15 October 2013

“I want to be a teacher”: creating a Child Friendly Community in Nalaikh

Sambuu with his daughters and granddaughter
© UNICEF Mongolia/2013/Andy Brown
Ten-year-old Sarantugs lives with her parents and ten siblings in Nalaikh, a remote district of Ulaanbaatar, Mongolia. She will be enrolling in fourth grade in September, and is one of few children in the family who can attend school. Her father Sambuu, 59, used to work as a plumber in the local governor’s office but he had a stroke and had to leave his job. He is counting the days until his sixtieth birthday, when he will be able to claim a pension.

Nalaikh is an industrial district that was established around a coal mine that supplies Ulaanbaatar. It has a mixed-ethnic community including Mongolians and Kazakhs. Sambuu has nine children plus grandchildren, some of whom are disabled. They are registered as a poor family and receive food stamps plus financial assistance of 10,000 tugriks per adult and 5,000 per child.

Last year, Sambuu attended UNICEF training on how to manage household finances. “Since the stroke, my leg has been lame and my memory is not so good,” Sambuu says. “We’ve had to borrow money from neighbours and relatives to make ends meet. The house is small for 13 people and we don’t always have enough food. We struggle to buy firewood and coal in winter to heat the house.”

The oldest daughter Amarsanaa used to have a job at the community well but she had to leave when her son was born. Now, the local government pays Sambuu a small bonus for doing work in the community, including cleaning streets. “Overall, our life is like taking a piece of material from the back of a deel [traditional dress] and using it to repair the front,” Sambuu says.

Sarantugs plays with and helps look after Amarsanaa’s son Otgonjargal
 © UNICEF Mongolia/2013/Andy Brown
Because of their poor living condition, Sambuu’s family can only afford to send two of their eight school-age children to school. Sarantugs is one of them. She attends School Number 119, but it has recently moved to a new location that is more difficult for her to reach. Sarantugs’s yard is in a neighborhood with narrow and dark streets. Many families keep dogs that roam the lanes freely, posing a threat to walkers.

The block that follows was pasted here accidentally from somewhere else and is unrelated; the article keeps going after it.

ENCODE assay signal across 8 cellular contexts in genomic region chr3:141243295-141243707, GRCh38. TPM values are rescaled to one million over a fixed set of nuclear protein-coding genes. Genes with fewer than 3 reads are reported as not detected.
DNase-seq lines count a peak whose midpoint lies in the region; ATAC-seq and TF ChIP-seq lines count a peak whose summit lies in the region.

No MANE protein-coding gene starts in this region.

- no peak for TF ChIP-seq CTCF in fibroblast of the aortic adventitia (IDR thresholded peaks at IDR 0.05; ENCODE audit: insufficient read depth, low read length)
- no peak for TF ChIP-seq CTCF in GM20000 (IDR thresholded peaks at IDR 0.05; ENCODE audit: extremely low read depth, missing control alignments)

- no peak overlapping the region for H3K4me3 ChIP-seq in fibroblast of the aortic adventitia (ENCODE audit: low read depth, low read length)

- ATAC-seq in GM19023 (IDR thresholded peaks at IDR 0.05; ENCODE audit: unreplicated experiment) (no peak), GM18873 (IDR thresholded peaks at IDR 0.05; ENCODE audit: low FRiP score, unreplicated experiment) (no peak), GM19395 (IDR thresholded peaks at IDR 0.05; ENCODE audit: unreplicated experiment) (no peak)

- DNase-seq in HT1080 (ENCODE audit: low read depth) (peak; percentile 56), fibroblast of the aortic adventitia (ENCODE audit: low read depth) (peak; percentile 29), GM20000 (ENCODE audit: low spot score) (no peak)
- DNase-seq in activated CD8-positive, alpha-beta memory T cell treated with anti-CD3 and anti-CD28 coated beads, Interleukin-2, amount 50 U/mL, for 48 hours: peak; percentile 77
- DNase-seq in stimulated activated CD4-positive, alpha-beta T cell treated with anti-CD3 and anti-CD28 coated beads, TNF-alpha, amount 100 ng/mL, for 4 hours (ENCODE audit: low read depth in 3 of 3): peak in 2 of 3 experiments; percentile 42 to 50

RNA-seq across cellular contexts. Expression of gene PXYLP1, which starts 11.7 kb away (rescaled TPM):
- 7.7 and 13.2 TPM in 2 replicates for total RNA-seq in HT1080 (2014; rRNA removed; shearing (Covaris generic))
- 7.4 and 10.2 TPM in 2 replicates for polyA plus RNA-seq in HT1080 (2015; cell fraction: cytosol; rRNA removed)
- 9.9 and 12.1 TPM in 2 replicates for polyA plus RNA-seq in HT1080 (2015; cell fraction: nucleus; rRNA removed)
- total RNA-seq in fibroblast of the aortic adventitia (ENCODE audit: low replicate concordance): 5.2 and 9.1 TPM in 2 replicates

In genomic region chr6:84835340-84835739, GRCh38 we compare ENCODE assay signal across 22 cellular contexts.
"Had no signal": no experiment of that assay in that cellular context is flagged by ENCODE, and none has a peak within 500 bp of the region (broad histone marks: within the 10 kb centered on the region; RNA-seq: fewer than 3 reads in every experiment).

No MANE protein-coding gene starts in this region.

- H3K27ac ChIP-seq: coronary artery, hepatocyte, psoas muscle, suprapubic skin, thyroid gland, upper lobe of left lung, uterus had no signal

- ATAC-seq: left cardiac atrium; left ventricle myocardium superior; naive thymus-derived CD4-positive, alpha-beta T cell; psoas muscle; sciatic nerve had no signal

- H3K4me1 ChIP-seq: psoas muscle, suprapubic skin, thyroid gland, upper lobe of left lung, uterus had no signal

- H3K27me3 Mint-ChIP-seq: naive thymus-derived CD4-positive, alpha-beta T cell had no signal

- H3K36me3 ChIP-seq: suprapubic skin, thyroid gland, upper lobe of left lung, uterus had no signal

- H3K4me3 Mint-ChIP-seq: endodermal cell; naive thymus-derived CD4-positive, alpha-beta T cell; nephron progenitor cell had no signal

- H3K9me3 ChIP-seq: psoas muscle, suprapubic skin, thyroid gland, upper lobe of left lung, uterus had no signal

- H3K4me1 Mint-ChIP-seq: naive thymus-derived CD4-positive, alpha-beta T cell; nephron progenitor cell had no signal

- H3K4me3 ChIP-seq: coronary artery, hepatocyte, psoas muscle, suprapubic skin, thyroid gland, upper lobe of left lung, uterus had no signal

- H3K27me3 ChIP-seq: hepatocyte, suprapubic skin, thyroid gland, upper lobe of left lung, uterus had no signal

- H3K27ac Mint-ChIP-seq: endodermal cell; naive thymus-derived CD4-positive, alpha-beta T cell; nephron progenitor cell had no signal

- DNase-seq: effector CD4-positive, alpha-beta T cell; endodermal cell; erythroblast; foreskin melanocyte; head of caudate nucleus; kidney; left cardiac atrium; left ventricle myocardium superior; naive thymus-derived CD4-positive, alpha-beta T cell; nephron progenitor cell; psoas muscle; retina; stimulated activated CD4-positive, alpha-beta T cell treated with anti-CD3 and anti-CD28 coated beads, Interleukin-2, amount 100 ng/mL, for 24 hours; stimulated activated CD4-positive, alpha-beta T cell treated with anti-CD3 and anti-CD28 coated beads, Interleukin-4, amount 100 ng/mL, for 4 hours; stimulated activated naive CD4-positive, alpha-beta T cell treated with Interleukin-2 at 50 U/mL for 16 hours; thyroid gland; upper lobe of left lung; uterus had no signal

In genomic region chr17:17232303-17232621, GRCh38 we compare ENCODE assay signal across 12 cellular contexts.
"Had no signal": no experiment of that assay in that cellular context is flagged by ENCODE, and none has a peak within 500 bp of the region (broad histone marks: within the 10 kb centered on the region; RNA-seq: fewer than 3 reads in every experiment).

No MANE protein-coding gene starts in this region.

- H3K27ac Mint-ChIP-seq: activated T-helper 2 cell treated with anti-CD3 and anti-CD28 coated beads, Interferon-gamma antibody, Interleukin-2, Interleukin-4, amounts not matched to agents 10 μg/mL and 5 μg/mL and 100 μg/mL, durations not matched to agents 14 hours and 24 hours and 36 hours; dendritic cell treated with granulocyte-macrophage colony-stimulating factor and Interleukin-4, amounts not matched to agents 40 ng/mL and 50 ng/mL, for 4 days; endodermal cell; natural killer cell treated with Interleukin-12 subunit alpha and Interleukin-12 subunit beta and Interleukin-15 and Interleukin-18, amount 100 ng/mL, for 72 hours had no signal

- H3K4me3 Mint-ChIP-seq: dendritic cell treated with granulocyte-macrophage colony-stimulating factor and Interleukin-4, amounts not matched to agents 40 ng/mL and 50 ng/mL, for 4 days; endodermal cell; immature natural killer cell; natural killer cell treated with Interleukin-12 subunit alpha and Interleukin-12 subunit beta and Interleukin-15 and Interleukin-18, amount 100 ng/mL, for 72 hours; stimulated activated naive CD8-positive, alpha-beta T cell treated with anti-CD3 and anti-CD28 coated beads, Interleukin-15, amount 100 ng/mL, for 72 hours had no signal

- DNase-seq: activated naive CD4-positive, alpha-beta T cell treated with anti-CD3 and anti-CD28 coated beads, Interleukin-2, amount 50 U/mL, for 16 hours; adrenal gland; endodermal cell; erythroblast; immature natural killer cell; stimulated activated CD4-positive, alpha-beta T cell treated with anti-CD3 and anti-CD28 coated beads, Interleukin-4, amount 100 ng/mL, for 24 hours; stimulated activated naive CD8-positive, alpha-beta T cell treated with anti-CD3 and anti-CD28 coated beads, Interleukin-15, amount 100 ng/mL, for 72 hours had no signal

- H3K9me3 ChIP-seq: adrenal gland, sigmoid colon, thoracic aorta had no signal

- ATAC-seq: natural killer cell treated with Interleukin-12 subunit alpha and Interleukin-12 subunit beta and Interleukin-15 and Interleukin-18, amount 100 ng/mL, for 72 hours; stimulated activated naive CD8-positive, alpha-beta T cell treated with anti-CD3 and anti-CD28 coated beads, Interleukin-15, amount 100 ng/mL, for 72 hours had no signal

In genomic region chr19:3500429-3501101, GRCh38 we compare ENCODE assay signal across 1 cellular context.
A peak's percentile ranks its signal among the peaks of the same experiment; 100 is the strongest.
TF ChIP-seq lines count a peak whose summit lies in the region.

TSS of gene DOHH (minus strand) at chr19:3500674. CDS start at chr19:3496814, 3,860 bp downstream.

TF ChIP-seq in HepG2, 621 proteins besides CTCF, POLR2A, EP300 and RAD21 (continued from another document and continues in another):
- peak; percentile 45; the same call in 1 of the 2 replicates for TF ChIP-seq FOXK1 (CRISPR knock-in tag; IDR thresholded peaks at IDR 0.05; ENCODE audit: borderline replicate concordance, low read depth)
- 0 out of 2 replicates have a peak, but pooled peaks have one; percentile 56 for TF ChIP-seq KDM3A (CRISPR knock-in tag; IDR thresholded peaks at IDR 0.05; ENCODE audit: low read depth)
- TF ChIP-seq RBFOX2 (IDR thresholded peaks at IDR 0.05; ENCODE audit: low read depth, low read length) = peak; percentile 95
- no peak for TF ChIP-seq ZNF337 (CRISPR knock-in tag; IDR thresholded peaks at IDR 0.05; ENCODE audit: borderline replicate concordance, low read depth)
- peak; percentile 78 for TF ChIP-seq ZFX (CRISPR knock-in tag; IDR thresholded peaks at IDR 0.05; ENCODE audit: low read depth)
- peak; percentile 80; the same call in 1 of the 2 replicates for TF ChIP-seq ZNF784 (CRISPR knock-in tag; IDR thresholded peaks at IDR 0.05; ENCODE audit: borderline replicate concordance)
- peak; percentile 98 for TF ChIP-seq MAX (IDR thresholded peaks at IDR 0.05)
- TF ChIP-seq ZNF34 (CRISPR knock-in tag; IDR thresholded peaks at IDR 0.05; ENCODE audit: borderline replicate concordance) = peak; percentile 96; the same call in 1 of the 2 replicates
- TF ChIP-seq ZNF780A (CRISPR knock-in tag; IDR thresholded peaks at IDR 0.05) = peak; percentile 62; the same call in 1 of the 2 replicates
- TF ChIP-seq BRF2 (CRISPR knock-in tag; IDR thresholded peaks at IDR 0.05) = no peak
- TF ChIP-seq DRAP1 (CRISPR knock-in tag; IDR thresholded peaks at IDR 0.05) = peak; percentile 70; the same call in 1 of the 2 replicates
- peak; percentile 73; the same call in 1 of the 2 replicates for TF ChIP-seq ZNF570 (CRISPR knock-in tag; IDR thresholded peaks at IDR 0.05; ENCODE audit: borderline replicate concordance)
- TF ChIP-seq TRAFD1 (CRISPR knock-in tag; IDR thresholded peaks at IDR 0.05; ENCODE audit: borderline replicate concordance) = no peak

“It is very tiring walking to school. I spend almost three hours on the way there and back,” Sarantugs says. “Other times I catch a minibus, which costs 200 tugriks. It’s cold in winter and I get scared when it gets dark.”

Despite the challenges, Sarantugs enjoys going to school. “Maths and Mongolian language are my favorite subjects,” she says. “I want to become a teacher and pass on my knowledge to my sisters, and children like them who can’t go to school.”

Child friendly environment

UNICEF is working with the local government in Nalaikh to create a Child Friendly Community where every child has the right to a livable environment.

This includes children being able to: walk safely in the streets on their own; have green spaces and live in an unpolluted environment; influence decisions and express their opinions about the town; receive basic services such as health care and education; be protected from exploitation, violence and abuse; and be an equal citizen of their town regardless of their ethnic origin, religion, family income, gender or disability.

In partnership with local NGOs, UNICEF assists residents of Nalaikh to draw up ‘social maps’ of their areas, which reveal problems such as lack of sports facilities or playgrounds for children, insufficient public transport routes, poor street lighting and lack of green space.

UNICEF community development specialist U. Mandal comments: “As a result of the social mapping process, the community group decided to construct a playground and obtained planning permission for this from the local government. They also asked the government to create a new school bus route for children in remote areas. These groups are becoming more confident in raising their concerns with the authorities, and are creating a better environment and services for children.”

Mohamed’s story

Mohamed looks after his children while his wife is at work
© UNICEF Mongolia/2013/Andy Brown
Mohamed Nurdaulet, 30, has three children: two sons Irkanat, 14, and Nurkanat, 4; and a daughter Jul, who is two years old. This winter, they are expecting an addition to their family – Mohamed’s wife Nargul is pregnant. They family are ethnic Kazaks who settled in Nalaikh a couple of years ago.

The family’s house is at the end of a main road. During rain or melting snow, the house floods with water that runs down the road directly towards their yard. The family struggles with their household income as neither Mohamed nor Nargul have fixed employment. However, they can get seasonal jobs in summer and recently opened a small meat shop.

Despite these difficulties, Mohamed is sending his children to school. “Our oldest son Irkanat goes to school and Nurkanat is in kindergarten,” he says. “We receive financial support from the local government. They also offer me occasional work on construction sites.”

The local government has selected 30 families so far for assistance. “We target vulnerable groups, such as the elderly, disabled and children, and provide them with social care services,” G. Ariunbulag, Head of the Social Care Department, explains. “UNICEF has provided training for our social workers and support for the families. We use UNICEF criteria to assess all the households in this district. This covers their livelihood, surroundings, health, protection and financial situation.”

Through UNICEF’s Child Friendly Communities initiative, Sarantugs, Irkanat, and children like them are able to attend school and live in a child-friendly environment.

The author
Undrakh Enkhbat is Communications Officer at UNICEF Mongolia

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